In the summer of 2016, at least a third of India’s rural residents are battling drought, often for the third consecutive year. Where rains have failed, farmers who depend mainly on rainwater to irrigate their crops – the large majority - have no yields or very low yields. Those who rely on irrigation are scarcely better off, with groundwater sinking and streams and reservoirs drying up. The extent of the crisis is compounded by chronic agrarian distress reflected in a massive slowdown in agricultural growth to as low as 0.2 per cent in 2014-15, with no imminent signs of recovery.
In this Issue Brief, Harsh Mander, a former officer of the Indian Administrative Service (IAS), civil rights activist, and author of books on public policy, traces the evolution of state responses to famines in India.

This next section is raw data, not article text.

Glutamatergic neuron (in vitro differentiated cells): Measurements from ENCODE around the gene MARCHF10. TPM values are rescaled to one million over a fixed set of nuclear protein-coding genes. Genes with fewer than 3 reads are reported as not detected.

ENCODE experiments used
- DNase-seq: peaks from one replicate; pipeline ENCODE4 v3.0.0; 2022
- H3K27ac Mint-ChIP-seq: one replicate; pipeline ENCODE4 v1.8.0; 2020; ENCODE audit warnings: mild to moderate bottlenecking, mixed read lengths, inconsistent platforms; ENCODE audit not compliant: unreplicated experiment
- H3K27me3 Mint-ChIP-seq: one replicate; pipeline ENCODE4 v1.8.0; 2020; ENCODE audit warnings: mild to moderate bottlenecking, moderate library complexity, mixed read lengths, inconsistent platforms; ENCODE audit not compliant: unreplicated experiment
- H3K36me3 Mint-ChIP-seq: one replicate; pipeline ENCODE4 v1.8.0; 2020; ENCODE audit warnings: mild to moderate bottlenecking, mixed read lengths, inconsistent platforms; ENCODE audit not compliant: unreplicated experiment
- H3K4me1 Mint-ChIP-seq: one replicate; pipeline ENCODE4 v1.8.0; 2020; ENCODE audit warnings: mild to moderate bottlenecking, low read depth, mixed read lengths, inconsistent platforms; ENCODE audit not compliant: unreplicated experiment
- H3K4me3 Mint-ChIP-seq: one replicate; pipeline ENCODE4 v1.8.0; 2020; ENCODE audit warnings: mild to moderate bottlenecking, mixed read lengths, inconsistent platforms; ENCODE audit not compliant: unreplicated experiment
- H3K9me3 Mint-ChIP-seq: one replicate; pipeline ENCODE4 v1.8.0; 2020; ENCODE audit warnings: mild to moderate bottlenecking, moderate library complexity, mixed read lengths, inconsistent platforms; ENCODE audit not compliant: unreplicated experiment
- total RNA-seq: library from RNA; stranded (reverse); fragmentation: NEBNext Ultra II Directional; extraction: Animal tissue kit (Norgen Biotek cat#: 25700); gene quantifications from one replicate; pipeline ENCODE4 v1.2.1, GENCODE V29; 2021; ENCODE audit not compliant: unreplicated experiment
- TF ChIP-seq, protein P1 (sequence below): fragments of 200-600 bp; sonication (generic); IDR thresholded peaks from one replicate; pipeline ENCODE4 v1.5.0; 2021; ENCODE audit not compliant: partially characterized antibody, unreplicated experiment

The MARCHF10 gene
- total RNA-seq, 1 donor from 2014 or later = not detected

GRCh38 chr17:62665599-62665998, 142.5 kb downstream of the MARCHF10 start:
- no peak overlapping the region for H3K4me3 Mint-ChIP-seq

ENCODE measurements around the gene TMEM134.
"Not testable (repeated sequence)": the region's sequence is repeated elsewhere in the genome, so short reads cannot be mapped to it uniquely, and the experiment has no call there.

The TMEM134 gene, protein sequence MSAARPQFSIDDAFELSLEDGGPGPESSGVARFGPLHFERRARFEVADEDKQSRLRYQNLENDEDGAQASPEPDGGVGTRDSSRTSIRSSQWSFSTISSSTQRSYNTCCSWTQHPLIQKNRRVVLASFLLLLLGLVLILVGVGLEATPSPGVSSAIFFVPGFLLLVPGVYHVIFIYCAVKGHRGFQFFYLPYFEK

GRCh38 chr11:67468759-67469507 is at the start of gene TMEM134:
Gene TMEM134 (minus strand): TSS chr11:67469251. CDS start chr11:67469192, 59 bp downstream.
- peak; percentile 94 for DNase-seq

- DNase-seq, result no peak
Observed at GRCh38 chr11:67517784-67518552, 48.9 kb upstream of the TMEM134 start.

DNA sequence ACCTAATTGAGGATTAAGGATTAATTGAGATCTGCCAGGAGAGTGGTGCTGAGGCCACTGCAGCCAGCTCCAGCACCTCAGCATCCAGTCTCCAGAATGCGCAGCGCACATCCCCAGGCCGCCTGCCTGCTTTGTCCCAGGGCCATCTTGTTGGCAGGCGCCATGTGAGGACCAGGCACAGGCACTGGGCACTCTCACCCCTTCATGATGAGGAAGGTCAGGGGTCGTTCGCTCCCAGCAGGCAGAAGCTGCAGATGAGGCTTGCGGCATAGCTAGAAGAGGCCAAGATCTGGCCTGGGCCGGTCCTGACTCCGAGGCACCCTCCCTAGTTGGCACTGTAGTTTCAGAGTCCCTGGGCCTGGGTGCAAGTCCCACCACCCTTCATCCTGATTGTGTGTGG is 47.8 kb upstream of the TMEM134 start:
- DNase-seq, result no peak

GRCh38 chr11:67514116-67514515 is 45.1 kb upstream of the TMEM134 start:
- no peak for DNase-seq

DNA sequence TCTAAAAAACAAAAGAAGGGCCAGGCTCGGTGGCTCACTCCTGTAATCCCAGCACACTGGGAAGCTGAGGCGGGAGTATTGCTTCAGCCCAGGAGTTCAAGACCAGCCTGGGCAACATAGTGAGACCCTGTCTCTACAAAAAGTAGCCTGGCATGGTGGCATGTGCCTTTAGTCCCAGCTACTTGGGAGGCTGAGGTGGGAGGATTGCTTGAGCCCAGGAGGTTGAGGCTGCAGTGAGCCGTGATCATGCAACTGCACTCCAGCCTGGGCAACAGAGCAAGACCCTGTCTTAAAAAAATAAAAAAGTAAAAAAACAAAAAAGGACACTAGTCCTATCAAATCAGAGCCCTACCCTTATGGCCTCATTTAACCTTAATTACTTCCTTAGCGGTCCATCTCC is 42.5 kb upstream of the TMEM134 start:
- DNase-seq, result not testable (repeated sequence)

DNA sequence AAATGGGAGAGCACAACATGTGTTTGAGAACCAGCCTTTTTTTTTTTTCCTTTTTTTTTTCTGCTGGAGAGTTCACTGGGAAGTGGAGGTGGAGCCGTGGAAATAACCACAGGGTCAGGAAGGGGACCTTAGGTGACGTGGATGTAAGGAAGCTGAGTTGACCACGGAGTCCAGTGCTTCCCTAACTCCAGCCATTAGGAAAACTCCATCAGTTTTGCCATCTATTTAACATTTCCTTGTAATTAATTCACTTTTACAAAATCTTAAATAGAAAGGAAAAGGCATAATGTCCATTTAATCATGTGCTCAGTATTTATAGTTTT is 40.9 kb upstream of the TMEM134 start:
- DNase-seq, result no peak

The first four decades after Independence saw the gradual expansion and democratisation of state obligations and responses to droughts and scarcities. Though public policy traversed in more progressive directions of protecting people from desperate want created by drought and food scarcities, paradoxically many unacceptable elements of public policy and practice continued to be carried over from colonial times. Post-liberalisation, the Indian state has gradually changed course and become entirely unconscionable towards its poorer and distressed citizens, in some instances more so than the colonial rulers.
The way forward is to create a more proactive state that recalibrates its warning systems and a well-geared administrative machinery that can reach out to those in distress.
The author can be contacted at [email protected]